Over the next few weeks and months, the eyes of the world will be focused on the US Government, thanks to the uncertainties around the Trump Administration’s controversial policy-making approach. Economists are divided as to whether he will take a pragmatist or populist approach on the policy front, which of course will play a massive role in influencing the global markets.

Switching on with shoppers

In 2017, achieving success in the retail industry goes far beyond the goods you sell. Developing and managing successful shopping centres is about more than just creating and maintaining a marketplace. More than ever it requires a deep understanding of the shifting spending habits of our customers, and the ability to identify where and how they’re spending their disposable income and spare time, and why.

Today’s consumers are busy individuals, with competition for their share of wallet and valuable time constantly on the increase. For retail centres to be successful in this competitive environment, retailers and landlords alike have to continually raise the standard of our offers to provide a compelling proposition, not just in terms of the retail transaction, but the experiences that go with it, including curating environments that facilitate connection with family and friends.

Successful retailers are realising that, in order to engage with the consumer and maximise sales in-store, they need to provide something that consumers can exclusively experience in-store. Retailers must understand what makes their shoppers come in-store to physically engage with their brand, in order to continue to grow, innovate, and stay relevant. Collectively we need to continually evolve the way we engage with customers to develop stronger relationships. How we engage digitally is a key factor in this. Physical & online platforms must operate in unison as a seamless proposition connecting consumer needs and wants with retailer goods and services. In the US, 26 of the leading 30 online retailers are also the leading bricks-and-mortar retailers. Essentially, the in-store experience needs to be more compelling than online. We need to understand that Australian shoppers have become more discretional in their spending habits; that no shopper is the same, and luxe-brand advocates could even be the Aldi-devotee too!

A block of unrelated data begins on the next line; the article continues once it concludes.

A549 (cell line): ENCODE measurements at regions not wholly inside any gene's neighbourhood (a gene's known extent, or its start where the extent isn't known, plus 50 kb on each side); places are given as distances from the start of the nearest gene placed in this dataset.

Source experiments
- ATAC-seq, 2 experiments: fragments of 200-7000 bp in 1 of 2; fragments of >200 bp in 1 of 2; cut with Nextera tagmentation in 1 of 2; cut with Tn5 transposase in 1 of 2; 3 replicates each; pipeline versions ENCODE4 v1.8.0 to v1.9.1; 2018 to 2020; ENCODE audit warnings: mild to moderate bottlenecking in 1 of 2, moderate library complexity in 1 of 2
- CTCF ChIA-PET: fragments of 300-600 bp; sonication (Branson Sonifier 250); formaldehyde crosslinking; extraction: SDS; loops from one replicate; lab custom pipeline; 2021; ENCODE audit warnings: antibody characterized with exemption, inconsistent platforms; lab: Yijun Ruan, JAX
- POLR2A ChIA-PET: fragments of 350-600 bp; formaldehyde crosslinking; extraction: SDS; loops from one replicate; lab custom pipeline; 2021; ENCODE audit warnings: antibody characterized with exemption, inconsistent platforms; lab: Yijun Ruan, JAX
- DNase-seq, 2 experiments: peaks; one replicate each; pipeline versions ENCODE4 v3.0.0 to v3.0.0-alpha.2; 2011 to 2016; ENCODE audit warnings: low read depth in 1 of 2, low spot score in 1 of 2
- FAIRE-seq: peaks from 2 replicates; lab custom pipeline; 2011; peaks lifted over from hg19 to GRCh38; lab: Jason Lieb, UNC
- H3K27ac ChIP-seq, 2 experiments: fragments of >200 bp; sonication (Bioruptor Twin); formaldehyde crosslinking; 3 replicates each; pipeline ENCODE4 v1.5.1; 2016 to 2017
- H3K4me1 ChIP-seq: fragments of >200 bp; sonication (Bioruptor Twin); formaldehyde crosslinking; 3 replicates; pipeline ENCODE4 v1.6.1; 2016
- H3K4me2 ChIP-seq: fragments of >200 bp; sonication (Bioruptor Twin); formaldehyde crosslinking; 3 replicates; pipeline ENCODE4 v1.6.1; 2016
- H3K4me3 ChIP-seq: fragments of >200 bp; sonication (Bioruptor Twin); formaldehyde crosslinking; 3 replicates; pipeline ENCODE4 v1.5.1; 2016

Creating experiences

Australian shoppers work hard every week, with workplace participation rates for both genders high, and more people working longer hours. Today, full-time employees work 50 hours a week on average, most likely in an indoor environment. This means that it is important for us to provide refreshing experiences and make shopping as easy as possible, maximising their leisure time as much as we can. Our research shows our customers want to see the outdoors brought indoors – think light, water and greenery. If we can also utilise outdoor spaces such as rooftops and laneways to create great experiences, we will increase the time customers spend in-centre.
At Pacific Fair, we successfully implemented this Placemaking approach with the curation of The Resort, an unrivalled open-air retail precinct which at times doesn’t even feel like a shopping centre! The inclusion of secluded cabanas, palm trees and running water creates a sense of place that is uniquely Gold Coast and resonates with the consumer, whether they are local or visitors. This expands the way shoppers engage with the centre – it’s become a place to relax, a place for the kids to run around, a place to catch up with friends with waterside restaurants and bars, making shopping trips to the centre more enjoyable and unique for everyone.

Food and beverage is playing an increasing role in creating experiences and new destinations for people to relax. With the rise of social media, food photography, and reality TV shows, food is the new black. Last year AMPCSC hosted a successful Talking Shop Retailer Engagement workshop with some of Australia’s leading food services and brands to discuss the changing way Australians want to experience their food. From the presenters we learnt that food is like fashion – driven by trends, seasonality and hype.